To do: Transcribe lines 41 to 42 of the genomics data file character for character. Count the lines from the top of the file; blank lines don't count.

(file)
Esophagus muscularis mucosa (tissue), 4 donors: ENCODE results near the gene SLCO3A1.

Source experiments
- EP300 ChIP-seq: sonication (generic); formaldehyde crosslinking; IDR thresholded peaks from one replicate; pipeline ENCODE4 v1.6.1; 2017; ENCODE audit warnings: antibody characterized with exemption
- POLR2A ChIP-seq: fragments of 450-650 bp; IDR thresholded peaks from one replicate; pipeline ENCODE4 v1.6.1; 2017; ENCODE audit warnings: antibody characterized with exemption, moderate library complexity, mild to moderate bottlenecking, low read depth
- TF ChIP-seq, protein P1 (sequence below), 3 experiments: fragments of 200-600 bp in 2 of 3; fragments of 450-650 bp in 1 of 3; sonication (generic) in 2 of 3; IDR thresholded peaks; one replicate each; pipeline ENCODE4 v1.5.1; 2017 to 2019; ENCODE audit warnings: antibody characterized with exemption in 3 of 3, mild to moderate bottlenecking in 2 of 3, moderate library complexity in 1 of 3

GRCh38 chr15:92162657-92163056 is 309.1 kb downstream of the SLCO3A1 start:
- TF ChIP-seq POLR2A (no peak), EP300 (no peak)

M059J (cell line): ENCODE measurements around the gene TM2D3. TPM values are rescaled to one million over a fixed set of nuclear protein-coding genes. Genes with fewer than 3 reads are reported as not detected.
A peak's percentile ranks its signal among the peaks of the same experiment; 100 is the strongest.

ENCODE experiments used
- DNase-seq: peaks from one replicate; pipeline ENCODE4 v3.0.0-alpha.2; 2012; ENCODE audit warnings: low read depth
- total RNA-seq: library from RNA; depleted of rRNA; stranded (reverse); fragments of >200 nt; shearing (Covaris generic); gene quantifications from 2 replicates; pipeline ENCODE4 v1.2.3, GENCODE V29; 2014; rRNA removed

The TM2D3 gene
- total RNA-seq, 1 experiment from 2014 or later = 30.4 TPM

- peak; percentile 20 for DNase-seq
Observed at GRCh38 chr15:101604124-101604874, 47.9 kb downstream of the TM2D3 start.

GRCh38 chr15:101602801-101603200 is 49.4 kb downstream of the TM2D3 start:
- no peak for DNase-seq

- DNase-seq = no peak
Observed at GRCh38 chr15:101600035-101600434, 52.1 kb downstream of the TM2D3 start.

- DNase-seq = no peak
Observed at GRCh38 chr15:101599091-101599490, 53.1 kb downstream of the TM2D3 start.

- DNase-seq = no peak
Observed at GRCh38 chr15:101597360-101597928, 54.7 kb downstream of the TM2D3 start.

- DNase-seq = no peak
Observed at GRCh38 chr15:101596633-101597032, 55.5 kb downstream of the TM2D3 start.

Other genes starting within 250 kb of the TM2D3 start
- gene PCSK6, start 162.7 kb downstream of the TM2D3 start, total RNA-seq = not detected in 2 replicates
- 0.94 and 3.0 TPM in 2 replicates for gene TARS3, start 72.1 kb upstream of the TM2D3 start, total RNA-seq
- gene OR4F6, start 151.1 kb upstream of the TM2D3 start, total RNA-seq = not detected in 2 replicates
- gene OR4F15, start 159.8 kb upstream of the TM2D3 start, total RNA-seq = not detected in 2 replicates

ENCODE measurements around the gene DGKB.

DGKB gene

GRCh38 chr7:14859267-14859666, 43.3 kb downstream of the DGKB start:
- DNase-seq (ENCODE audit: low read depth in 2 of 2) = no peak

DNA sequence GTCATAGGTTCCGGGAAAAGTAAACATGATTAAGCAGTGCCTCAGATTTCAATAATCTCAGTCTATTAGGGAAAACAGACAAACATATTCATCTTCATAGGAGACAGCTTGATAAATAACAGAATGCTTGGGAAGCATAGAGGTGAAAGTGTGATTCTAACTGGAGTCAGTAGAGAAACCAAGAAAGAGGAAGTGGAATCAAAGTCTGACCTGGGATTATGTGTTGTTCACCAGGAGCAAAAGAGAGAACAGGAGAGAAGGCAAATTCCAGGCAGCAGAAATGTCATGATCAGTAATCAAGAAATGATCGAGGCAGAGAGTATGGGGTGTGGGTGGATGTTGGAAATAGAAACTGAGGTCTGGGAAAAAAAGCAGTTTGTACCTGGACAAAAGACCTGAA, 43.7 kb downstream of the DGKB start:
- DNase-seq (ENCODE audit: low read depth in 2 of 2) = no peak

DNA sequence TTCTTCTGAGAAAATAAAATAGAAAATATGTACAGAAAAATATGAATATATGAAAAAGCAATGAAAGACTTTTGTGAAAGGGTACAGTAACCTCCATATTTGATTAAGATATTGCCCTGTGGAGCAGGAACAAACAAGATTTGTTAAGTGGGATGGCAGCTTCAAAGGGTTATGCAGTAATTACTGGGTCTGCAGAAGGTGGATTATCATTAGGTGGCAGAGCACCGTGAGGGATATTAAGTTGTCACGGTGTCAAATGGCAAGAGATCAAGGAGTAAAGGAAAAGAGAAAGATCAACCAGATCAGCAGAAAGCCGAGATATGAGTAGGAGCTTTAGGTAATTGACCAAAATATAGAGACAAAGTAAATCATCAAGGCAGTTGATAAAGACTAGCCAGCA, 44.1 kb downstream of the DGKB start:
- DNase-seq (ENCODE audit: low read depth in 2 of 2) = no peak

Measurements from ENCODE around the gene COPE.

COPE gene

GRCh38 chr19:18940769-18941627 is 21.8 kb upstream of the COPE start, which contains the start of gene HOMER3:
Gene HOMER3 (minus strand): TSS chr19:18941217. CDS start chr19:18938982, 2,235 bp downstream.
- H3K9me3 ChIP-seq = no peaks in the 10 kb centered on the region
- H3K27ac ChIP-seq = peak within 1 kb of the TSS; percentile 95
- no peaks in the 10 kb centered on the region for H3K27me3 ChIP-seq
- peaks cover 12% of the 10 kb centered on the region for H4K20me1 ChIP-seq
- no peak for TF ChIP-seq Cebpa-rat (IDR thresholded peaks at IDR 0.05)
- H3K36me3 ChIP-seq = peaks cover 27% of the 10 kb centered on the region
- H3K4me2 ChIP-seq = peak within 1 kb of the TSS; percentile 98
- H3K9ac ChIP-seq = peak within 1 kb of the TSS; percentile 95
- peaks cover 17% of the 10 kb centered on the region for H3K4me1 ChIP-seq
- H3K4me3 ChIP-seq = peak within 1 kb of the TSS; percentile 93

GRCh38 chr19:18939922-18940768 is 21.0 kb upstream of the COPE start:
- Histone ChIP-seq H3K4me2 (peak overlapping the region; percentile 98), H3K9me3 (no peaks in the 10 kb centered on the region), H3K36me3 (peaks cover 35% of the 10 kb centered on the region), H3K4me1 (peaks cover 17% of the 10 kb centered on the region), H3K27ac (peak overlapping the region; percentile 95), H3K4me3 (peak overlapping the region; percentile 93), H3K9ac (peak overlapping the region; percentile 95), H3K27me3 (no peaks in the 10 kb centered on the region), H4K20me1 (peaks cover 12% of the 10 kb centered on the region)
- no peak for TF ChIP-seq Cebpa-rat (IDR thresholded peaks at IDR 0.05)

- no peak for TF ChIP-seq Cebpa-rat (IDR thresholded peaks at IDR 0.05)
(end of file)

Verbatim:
COPE gene

GRCh38 chr19:18940769-18941627 is 21.8 kb upstream of the COPE start, which contains the start of gene HOMER3: